Leavened heaven

The family-run Tin Roof Bakery hopes to make a mark on the Chico bread scene

ALL IN THE FAMILY Tin Roof Bakery owner Brandon Siewert checks on some bread flanked by his wife, Rosie, and son, Jackson. From start to finish a typical loaf of Tin Roof bread takes about 18 to 24 hours to make.

ALL IN THE FAMILY Tin Roof Bakery owner Brandon Siewert checks on some bread flanked by his wife, Rosie, and son, Jackson. From start to finish a typical loaf of Tin Roof bread takes about 18 to 24 hours to make.

Photo By Tom Angel

Bread bites: Batard, which refers to the shape of a loaf, literally means “bastard.” Artisan bread is made using traditional methods, and the work is done almost entirely by hand. The slashes on the tops of the loaves are called grignes and are made by slashing bread with a razor just before baking. Crust color is due to the caramelization of naturally occurring sugars in the bread. Steam used during the baking process enhances the color and texture of the crust.

Once upon a time, many Chico townsfolk got their bread from a sun-dappled little shop known as Chico Breadworks, a business that labored 24 hours a day inspired by the cheerful motto, “Life’s too short to eat bad bread.”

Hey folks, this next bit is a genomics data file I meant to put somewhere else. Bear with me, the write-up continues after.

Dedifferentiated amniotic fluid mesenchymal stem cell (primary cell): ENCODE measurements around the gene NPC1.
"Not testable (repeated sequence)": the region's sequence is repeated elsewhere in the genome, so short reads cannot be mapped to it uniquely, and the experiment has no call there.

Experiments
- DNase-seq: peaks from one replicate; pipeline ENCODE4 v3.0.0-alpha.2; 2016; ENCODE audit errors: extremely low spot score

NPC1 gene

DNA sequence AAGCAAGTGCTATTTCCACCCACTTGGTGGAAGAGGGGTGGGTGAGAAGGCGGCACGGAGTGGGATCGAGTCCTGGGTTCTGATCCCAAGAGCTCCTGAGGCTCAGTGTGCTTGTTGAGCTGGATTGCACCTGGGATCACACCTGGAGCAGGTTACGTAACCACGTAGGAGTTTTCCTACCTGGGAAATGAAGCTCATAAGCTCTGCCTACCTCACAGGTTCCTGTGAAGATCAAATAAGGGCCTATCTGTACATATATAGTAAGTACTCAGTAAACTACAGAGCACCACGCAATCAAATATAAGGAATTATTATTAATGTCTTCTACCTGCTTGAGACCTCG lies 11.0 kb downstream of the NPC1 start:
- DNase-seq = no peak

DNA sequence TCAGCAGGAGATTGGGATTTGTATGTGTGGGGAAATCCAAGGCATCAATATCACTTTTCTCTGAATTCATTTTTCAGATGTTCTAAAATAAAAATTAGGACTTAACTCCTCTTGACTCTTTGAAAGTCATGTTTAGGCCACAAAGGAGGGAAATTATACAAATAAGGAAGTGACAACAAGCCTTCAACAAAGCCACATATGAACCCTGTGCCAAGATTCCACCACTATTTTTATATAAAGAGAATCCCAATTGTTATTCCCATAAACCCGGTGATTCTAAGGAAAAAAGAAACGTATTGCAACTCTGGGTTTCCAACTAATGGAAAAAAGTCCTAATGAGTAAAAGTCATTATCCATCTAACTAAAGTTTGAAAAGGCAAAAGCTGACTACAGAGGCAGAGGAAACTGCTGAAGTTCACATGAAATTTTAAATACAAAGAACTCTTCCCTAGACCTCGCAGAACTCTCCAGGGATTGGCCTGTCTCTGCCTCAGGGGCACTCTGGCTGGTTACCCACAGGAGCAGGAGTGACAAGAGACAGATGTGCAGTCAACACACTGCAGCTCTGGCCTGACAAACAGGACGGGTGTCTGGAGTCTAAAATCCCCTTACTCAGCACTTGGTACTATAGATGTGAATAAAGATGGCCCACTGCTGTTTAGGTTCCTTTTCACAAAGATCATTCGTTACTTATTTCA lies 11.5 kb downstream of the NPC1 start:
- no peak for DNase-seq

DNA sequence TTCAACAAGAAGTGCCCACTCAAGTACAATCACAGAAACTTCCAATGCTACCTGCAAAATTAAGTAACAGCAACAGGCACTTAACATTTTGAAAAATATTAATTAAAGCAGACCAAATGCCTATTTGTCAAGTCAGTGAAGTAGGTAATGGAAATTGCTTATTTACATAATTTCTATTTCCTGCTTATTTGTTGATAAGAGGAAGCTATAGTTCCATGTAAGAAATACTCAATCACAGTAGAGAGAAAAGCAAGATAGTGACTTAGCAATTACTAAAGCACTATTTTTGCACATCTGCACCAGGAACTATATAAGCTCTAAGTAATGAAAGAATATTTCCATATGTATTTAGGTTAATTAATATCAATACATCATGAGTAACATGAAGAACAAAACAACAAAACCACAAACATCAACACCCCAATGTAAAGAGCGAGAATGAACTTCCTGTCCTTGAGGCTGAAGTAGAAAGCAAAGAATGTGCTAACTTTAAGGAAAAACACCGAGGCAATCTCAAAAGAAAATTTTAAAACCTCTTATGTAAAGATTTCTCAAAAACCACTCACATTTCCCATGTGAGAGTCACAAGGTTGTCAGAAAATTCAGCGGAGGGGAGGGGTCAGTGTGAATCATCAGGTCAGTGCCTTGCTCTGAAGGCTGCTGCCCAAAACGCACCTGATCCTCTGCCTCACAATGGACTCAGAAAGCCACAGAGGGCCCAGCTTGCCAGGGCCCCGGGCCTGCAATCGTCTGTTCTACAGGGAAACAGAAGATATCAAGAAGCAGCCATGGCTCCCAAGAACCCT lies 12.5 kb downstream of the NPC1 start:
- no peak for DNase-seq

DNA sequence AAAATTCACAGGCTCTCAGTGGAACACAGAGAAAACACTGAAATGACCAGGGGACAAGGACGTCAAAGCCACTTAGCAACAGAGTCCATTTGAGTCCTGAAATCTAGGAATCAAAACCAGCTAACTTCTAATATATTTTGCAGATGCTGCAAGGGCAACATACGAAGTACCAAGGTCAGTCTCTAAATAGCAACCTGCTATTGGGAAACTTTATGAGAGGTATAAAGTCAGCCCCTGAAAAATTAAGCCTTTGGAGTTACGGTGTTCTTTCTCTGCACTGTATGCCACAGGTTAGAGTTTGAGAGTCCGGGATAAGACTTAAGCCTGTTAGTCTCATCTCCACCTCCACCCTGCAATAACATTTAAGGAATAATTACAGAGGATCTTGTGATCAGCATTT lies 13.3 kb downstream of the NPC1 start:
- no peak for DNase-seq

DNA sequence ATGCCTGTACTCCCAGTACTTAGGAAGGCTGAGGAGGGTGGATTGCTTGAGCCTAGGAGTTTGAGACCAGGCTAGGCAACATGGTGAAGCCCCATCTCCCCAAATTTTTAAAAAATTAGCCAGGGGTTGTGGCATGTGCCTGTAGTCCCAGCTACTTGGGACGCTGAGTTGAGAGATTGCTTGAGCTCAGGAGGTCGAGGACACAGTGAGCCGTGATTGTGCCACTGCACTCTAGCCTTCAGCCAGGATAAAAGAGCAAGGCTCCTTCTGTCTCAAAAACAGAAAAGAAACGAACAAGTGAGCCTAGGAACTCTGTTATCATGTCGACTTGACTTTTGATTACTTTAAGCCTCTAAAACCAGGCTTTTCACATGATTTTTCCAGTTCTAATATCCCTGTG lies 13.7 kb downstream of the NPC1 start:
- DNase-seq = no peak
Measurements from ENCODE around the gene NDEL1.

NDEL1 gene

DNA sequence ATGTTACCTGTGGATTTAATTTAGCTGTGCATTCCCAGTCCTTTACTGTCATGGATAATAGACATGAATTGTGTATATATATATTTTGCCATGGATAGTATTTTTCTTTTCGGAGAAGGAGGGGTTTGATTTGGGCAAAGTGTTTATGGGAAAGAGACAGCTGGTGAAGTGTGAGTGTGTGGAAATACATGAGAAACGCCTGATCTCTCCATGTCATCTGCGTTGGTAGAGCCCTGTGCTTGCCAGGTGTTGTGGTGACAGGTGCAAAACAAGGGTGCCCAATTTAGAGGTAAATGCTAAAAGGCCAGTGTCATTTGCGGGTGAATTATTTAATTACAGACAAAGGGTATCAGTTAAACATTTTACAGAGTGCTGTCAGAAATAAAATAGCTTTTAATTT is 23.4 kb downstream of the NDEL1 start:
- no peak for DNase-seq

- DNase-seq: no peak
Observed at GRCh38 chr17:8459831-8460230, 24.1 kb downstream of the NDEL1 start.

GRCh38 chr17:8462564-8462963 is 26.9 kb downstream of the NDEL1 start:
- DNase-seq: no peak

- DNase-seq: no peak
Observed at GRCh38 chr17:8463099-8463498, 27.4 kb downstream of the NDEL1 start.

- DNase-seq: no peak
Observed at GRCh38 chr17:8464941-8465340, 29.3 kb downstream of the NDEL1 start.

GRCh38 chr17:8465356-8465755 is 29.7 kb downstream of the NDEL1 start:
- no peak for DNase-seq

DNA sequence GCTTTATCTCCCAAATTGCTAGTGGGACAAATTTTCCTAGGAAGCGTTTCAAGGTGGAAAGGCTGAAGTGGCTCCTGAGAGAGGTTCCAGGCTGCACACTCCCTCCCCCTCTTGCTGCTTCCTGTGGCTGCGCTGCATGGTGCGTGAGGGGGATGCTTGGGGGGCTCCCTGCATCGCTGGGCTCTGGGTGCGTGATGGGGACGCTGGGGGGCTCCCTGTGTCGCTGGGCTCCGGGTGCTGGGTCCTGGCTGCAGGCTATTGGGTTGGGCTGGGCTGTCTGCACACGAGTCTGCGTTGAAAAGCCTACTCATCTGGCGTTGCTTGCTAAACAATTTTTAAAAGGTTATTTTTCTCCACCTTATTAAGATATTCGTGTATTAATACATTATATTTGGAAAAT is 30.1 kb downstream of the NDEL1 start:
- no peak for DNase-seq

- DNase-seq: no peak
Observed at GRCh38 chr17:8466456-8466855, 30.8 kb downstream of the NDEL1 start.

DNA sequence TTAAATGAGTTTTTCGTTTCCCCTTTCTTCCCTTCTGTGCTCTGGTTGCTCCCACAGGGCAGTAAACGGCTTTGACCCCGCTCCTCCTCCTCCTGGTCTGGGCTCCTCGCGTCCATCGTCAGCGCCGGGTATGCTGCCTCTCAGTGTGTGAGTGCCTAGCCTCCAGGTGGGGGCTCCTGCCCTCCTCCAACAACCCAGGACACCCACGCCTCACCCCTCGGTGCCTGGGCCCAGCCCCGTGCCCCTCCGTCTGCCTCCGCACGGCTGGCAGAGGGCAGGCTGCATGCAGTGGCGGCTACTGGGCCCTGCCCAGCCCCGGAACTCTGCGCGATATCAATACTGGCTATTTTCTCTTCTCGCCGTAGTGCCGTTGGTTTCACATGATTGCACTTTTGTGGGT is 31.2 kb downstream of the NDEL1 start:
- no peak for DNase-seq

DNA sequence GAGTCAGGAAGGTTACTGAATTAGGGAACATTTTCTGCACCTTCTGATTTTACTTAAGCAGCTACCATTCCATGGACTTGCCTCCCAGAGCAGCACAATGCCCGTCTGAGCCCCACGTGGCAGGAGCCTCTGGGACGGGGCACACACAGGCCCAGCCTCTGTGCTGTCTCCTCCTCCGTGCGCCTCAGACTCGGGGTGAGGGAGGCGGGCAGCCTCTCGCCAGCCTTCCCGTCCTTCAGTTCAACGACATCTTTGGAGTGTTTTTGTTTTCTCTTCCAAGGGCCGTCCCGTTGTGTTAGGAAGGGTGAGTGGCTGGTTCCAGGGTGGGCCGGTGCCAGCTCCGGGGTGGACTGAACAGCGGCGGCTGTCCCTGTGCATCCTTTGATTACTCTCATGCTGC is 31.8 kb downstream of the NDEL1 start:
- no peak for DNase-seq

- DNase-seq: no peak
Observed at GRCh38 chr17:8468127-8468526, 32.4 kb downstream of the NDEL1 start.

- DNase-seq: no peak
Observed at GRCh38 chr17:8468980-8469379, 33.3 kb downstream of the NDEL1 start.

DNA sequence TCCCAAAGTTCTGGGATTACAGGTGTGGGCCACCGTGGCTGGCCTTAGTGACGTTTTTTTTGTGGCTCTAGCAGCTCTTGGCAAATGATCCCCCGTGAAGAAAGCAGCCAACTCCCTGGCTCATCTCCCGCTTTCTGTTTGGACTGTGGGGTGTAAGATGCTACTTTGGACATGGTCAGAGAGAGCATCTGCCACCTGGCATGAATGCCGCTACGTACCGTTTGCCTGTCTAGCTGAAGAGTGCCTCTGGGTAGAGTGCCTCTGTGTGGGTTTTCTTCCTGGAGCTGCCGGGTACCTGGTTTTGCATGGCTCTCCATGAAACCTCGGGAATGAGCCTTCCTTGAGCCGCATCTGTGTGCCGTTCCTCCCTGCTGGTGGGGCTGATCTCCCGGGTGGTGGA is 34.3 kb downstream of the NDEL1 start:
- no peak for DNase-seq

The company offered a diverse range of rich, real bread, and the good townspeople ate it up, buying it at local markets and health stores. Then one day in August 1999, Chico Breadworks suddenly closed its doors, officially due “to an illness in the family.” The townspeople were left to ponder, “Where shall we get our real bread now?”

Indeed, the pinch was felt immediately by some, but other companies, such as Great Harvest Bread (a locally owned franchise of a national chain), Miller’s Bakery and French Gourmet Bakery & Deli, tried to pick up the slack. Still, in the years since Chico Breadworks’ closing, no one local bread maker has attempted to fill the large hole left by the sourdough, white-flour specialists—that is, until now.

Brandon Siewert, 29, and his wife, Rosie Compton, 28, have been winning over fans by the mouthful with their own bread handmade at their Tin Roof Bakery, which opened six months ago in a nondescript complex off Highway 32 just past East Avenue. The two sell the bread themselves at local farmers’ markets, and you can find it at S&S Produce and Chico Natural Foods as well as Chico restaurants such as Bustolini’s, Red Tavern, Fifth Street Steakhouse and Grilla Bites. Several local caterers also serve it.

“Our main goal is to remain as local as we can and to use local products and organic ingredients as much as possible,” Compton says.

But what might make Tin Roof a contender in the local bread market is not only the quality of its traditional European-style hearth bread product, but also bright plans for the future. Its owners want the company to be focused solely on saturating the Chico market—and also to create a great work environment where employees have some sort of stake in the company ("profit-sharing or something like it we haven’t figured out yet,” Siewert says).